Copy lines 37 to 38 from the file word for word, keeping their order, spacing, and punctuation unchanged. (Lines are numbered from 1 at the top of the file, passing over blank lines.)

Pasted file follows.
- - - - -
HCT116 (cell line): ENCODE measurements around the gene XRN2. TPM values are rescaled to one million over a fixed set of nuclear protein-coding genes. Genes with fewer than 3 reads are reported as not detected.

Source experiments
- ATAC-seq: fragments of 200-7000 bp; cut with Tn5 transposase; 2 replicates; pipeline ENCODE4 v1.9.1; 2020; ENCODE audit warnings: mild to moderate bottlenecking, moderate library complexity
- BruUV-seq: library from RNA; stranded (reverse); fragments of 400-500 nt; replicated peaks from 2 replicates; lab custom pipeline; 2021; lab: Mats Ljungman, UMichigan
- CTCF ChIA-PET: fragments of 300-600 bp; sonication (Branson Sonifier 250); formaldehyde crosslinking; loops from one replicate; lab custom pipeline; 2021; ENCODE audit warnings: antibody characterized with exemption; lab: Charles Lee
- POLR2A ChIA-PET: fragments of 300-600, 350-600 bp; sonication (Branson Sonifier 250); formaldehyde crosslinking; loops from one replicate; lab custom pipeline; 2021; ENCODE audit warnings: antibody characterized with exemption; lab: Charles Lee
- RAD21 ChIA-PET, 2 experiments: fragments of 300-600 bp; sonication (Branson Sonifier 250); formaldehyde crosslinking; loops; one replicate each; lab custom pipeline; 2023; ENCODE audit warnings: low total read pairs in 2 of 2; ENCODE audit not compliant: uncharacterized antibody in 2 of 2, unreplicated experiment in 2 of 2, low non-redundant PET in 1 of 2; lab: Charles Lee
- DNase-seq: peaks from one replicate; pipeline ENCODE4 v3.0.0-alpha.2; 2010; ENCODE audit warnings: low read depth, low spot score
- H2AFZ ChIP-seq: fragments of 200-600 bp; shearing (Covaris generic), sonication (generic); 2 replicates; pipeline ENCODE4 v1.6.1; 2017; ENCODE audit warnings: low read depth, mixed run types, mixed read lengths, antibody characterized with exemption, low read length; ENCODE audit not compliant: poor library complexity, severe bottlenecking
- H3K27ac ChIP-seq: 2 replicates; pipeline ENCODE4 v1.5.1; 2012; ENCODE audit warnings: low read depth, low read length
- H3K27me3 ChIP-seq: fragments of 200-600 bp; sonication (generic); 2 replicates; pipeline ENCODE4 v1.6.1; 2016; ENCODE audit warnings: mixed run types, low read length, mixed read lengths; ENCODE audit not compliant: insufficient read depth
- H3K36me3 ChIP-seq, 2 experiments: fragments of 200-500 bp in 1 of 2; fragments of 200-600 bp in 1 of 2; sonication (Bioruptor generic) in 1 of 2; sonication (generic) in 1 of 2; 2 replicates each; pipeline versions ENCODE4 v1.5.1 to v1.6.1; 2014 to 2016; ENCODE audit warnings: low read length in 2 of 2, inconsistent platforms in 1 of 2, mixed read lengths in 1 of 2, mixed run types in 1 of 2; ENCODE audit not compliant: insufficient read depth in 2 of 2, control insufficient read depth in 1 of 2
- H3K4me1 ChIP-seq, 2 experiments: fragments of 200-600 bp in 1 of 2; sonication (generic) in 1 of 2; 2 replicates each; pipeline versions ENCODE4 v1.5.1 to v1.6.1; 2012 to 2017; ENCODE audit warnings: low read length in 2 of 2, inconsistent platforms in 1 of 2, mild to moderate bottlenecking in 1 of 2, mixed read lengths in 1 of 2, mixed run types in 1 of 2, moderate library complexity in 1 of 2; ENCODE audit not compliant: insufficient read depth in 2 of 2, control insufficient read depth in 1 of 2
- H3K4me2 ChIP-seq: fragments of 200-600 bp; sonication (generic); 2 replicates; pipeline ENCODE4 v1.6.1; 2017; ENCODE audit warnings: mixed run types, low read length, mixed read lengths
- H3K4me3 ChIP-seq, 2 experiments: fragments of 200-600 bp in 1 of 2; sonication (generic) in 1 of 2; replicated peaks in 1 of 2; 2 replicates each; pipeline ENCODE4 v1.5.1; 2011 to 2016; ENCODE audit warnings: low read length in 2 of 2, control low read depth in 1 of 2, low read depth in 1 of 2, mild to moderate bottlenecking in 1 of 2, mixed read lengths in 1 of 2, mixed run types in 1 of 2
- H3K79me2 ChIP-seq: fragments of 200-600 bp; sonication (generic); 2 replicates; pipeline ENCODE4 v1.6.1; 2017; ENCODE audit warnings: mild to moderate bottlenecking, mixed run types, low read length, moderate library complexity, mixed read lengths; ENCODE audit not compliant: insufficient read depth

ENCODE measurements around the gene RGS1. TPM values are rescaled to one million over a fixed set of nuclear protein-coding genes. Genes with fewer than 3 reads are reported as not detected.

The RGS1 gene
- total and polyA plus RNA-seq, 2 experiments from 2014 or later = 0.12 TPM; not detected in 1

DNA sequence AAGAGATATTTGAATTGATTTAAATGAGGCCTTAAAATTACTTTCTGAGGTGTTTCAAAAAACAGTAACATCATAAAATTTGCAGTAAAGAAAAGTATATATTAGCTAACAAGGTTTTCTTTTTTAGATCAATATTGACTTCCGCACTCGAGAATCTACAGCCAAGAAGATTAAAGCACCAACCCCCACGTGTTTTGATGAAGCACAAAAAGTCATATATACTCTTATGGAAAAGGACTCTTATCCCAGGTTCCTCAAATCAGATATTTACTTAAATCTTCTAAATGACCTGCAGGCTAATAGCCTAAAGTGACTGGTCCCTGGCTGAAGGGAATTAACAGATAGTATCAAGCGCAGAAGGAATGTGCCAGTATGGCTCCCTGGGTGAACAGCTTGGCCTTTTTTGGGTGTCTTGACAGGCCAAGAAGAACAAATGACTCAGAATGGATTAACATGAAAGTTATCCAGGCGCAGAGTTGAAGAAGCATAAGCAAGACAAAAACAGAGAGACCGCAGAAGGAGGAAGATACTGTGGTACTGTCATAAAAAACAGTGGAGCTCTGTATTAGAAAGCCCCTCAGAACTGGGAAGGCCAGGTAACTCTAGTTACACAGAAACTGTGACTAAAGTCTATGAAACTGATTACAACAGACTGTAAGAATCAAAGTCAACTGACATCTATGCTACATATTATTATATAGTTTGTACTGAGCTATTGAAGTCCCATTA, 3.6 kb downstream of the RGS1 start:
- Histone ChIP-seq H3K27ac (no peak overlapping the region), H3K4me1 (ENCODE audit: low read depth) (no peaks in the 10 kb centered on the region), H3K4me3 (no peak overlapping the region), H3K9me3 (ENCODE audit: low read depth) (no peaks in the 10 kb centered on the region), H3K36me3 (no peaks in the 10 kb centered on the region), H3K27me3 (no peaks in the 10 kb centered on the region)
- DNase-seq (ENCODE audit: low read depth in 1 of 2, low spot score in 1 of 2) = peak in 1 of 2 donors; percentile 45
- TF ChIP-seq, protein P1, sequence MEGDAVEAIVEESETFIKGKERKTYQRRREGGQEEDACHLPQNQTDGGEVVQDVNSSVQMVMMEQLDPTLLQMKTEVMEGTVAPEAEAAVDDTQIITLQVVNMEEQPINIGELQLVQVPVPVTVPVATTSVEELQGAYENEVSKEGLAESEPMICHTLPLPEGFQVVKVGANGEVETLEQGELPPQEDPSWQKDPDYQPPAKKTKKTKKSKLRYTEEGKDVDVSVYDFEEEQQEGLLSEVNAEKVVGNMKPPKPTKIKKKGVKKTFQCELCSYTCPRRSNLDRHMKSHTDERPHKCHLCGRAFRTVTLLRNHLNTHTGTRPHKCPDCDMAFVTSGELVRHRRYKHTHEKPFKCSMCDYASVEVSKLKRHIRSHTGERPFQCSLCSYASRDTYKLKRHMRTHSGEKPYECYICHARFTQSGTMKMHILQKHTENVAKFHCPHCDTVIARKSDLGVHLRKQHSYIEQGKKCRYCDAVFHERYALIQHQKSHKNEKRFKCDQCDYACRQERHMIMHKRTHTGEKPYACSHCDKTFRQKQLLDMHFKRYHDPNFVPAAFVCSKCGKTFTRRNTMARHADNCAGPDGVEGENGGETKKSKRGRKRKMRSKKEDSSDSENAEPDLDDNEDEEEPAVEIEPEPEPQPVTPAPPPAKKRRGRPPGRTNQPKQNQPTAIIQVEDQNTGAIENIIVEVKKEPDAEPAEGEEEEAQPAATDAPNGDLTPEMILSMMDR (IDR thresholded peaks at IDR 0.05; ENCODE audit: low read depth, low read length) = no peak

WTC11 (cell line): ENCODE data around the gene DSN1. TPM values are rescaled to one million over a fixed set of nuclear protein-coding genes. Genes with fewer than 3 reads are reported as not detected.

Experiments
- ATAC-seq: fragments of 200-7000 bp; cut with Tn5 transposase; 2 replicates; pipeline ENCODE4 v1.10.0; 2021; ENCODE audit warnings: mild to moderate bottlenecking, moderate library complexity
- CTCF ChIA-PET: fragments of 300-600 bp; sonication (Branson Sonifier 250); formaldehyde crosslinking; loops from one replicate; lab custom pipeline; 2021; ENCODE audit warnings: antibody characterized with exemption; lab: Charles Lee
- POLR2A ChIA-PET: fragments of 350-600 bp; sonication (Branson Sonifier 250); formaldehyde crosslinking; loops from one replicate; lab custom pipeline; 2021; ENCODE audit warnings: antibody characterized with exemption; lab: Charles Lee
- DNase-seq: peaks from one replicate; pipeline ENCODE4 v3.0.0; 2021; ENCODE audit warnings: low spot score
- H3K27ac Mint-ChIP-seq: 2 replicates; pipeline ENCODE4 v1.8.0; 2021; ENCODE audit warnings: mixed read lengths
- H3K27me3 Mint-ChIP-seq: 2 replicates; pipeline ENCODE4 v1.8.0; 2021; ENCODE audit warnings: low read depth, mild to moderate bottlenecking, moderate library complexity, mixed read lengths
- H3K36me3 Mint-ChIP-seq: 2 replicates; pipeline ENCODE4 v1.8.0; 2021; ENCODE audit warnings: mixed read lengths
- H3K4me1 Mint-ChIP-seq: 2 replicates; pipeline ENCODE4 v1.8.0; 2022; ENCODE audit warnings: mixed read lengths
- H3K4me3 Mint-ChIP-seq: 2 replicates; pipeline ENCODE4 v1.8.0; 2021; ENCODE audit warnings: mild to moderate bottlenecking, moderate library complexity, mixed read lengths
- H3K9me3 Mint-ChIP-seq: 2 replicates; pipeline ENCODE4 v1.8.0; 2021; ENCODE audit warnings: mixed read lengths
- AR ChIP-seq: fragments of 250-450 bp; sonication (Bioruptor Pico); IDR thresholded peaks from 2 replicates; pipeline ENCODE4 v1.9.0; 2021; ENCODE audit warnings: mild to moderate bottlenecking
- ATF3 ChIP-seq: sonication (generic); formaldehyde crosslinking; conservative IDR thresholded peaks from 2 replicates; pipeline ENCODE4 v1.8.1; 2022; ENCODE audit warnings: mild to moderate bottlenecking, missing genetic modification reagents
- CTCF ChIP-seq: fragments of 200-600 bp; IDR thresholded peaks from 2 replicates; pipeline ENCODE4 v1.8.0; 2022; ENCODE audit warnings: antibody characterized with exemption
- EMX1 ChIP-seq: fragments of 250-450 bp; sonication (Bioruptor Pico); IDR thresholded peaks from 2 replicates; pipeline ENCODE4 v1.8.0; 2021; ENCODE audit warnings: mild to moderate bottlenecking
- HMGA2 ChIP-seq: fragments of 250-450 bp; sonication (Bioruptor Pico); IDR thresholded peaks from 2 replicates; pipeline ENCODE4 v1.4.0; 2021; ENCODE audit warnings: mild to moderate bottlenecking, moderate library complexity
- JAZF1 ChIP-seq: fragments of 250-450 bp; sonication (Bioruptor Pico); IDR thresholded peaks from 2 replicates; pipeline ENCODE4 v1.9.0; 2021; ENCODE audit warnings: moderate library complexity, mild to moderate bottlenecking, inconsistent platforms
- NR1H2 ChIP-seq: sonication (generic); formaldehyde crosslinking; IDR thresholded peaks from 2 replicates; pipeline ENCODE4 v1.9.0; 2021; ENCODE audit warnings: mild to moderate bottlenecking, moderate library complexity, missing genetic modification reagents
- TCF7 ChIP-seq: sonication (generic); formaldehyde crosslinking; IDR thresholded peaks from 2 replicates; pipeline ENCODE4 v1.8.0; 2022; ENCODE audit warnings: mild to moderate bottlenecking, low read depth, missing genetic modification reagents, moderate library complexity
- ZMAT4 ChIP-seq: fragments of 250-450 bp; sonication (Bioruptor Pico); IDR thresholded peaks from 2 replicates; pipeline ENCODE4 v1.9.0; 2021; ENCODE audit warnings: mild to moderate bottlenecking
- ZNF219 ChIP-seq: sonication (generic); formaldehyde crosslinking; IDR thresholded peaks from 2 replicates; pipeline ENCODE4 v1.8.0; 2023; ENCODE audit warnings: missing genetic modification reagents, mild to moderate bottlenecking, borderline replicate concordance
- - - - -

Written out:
- ATF3 ChIP-seq: sonication (generic); formaldehyde crosslinking; conservative IDR thresholded peaks from 2 replicates; pipeline ENCODE4 v1.8.1; 2022; ENCODE audit warnings: mild to moderate bottlenecking, missing genetic modification reagents
- CTCF ChIP-seq: fragments of 200-600 bp; IDR thresholded peaks from 2 replicates; pipeline ENCODE4 v1.8.0; 2022; ENCODE audit warnings: antibody characterized with exemption